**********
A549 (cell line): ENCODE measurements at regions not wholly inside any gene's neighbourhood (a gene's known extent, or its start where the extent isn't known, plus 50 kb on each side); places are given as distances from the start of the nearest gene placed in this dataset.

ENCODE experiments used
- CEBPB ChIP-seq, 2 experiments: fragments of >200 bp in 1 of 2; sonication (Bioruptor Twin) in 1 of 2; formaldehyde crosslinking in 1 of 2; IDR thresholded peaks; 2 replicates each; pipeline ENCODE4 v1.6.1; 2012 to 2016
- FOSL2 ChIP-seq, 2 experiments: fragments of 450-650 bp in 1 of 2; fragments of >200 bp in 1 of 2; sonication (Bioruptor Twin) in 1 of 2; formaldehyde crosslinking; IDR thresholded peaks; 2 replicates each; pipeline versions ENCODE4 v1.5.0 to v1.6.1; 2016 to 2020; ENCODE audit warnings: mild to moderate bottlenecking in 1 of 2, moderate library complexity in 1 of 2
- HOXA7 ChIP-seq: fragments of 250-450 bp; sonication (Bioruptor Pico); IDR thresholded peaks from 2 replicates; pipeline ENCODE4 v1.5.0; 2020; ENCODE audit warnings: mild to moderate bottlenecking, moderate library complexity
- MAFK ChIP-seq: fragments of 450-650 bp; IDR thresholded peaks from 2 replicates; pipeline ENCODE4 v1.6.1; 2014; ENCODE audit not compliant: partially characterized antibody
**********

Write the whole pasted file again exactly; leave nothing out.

A549 (cell line): ENCODE measurements at regions not wholly inside any gene's neighbourhood (a gene's known extent, or its start where the extent isn't known, plus 50 kb on each side); places are given as distances from the start of the nearest gene placed in this dataset.

ENCODE experiments used
- CEBPB ChIP-seq, 2 experiments: fragments of >200 bp in 1 of 2; sonication (Bioruptor Twin) in 1 of 2; formaldehyde crosslinking in 1 of 2; IDR thresholded peaks; 2 replicates each; pipeline ENCODE4 v1.6.1; 2012 to 2016
- FOSL2 ChIP-seq, 2 experiments: fragments of 450-650 bp in 1 of 2; fragments of >200 bp in 1 of 2; sonication (Bioruptor Twin) in 1 of 2; formaldehyde crosslinking; IDR thresholded peaks; 2 replicates each; pipeline versions ENCODE4 v1.5.0 to v1.6.1; 2016 to 2020; ENCODE audit warnings: mild to moderate bottlenecking in 1 of 2, moderate library complexity in 1 of 2
- HOXA7 ChIP-seq: fragments of 250-450 bp; sonication (Bioruptor Pico); IDR thresholded peaks from 2 replicates; pipeline ENCODE4 v1.5.0; 2020; ENCODE audit warnings: mild to moderate bottlenecking, moderate library complexity
- MAFK ChIP-seq: fragments of 450-650 bp; IDR thresholded peaks from 2 replicates; pipeline ENCODE4 v1.6.1; 2014; ENCODE audit not compliant: partially characterized antibody